Women football is alive
05 November 2012, 16:54
Little or no attention is paid to which woman has been shortlisted when the Ballon d’Or shortlist is announced. Think of all the existing tournaments you have ever heard of; the English Premier League, Bundesliga, World Cup, Euro Cup, African Cup of Nations and all the others, Women also play these tournaments. To create awareness we will cover profiles and stories of women footballers and games they take part in, so that you can decide who you fancy to win the Ballon d’Or and get you to appreciate the fight these women put up to survive.
The FIFA Ballon d’Or Galla shortlist was announced on Thursday 25 October 2012; on the 9th of January 2013 it will be awarding the FIFA Women’s World Player of the Year and the FIFA World Coach of the Year for Women’s Football for 2012. Among other titles that will be recognized will be the best goalkeeper, defender, mid-fielders and strikers. The 10 women who were shortlisted were Camille Abily (France), Miho Fukumoto (Japan), Carli Lloyd (USA), Marta (Brazil), Aya Miyama (Japan), Alex Morgan (USA), Megan Rapinoe (USA), Homare Sawa (Japan), Christine Sinclair (Canada), Abby Wambach (USA). A number of them have been nominated a couple of times but have never won the award while others have been nominated and have won the award.
Unlike in men football, women national teams are valued more than leagues like Bundesliga and EPL, therefore as the women train they aim to be in their country’s national teams because that is where they get to be seen and heard. You will be shocked to find out that even though USA does not have a strong men team, their women football team has been dubbed as the best as they proved in this year Olympic Games by winning the gold. Despite being viewed as the best team, US Women National Team (USWNT) has not been able to manage a successful league for their players. This is partly due to the fact that Americans do not value football or as they call it soccer, as much as they value the American Football, Baseball and other American games. It has therefore been a problem to get sponsors.
There is no African Woman footballer in the Ballon d’Or Galla shortlist, reason being, the sport is also not greatly appreciated or funded in Africa. The only African team that was able to qualify for the Olympics was South Africa and they did not even pass the first round.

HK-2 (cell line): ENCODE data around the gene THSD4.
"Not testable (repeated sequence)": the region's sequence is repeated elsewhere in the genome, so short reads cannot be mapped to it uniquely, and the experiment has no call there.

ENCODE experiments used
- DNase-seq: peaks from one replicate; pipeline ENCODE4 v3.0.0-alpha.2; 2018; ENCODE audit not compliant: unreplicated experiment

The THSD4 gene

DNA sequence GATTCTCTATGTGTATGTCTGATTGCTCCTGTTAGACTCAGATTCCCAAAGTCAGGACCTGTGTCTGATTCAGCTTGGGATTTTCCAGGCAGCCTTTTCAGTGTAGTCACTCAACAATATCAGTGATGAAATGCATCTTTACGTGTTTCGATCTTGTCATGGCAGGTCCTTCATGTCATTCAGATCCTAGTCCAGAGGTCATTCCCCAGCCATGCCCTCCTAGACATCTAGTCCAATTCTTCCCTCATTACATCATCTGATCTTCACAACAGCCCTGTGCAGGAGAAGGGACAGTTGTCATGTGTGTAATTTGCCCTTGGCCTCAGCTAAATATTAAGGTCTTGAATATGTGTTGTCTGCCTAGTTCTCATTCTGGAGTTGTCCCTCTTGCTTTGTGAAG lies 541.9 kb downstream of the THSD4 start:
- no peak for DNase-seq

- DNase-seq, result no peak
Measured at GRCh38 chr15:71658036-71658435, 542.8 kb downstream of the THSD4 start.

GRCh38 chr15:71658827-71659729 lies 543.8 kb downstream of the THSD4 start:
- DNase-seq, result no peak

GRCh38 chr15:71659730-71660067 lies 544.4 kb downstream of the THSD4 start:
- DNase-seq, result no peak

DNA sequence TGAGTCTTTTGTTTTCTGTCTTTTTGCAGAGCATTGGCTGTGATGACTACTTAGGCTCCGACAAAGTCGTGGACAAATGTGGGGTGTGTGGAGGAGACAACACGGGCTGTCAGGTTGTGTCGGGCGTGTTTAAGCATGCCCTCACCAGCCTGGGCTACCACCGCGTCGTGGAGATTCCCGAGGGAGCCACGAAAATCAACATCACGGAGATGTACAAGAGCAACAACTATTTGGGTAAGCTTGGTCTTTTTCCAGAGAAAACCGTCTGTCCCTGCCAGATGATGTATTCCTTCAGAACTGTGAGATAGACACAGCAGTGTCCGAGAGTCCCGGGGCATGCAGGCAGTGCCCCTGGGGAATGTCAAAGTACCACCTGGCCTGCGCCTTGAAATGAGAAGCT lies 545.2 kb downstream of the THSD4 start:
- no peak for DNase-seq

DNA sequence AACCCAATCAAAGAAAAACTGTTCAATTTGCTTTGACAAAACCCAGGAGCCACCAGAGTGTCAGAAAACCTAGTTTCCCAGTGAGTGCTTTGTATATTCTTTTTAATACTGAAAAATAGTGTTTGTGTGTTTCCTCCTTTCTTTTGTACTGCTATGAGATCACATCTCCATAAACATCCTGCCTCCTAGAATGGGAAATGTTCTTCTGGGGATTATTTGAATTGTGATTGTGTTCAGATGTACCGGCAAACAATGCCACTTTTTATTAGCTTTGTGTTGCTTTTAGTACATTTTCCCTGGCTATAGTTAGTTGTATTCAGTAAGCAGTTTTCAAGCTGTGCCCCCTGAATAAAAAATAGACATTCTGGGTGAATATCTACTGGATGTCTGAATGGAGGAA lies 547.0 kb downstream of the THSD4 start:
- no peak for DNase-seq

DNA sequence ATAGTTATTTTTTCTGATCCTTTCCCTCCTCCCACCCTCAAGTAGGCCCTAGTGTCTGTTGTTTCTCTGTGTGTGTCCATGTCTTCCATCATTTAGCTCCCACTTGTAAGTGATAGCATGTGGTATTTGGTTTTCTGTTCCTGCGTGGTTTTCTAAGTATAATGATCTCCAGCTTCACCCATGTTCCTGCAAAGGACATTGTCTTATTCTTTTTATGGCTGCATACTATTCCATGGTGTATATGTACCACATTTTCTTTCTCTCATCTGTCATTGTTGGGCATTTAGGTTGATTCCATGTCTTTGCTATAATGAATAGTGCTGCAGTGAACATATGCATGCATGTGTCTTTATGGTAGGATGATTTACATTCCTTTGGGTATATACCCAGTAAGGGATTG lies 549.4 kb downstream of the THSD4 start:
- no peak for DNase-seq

In Kenya, there are tournaments in high schools that try to promote the game but after high school there are no teams that support the women to play in colleges or Universities. Is this really fair? And this is the point of contention. Whereby in the United States, girls are motivated to play in high school and even get to win scholarships to universities where they can perfect their skills and become professional players, here girls don’t get that chance. So most girls who want to play football prefer joining street clubs or teams and hope to make it to the national team by some miracle, than going to college. You see, abroad by the time this lady is through with her university she has had the chance to increase her knowledge through education and also improve her skills immensely, but in Kenya the lady is at the same education level she was when she left high school and even though her skills may have improved it is not up to the standard of a professional player, due to the presence of imposters who act as coaches or just an individual who decided to take pity on them and become their coach.
Yet when these ladies finally make it to the national team they are expected to play against each other. It doesn’t matter if they are of the same caliber, they have all been working towards the same goal; A chance to perform for their country and most importantly to play in the World Cup. African Countries like Nigeria, Ghana and South Africa have realized this and are investing in their women teams; hence you will see that even if these teams struggle when they meet other international teams, they may win sometimes.
Kenya has talented women footballers, but no one is willing to invest in it and make it a force to reckon with. Those who are willing do not have the funds and those who have the funds are not willing to invest. We really don’t have to be a part of the third world syndrome, whereby we have to be the last in everything. We can get our women national team to be recognized, and even maybe copy the example of the US Women National Team. Just because Harambee Stars is struggling to be on the map does not mean our ladies can’t be a visible spot on the map. The same way you love the men football you can learn to love the women’s football. It does not mean we have to love any less, we just have to love football for the game and for the thrill it brings us.
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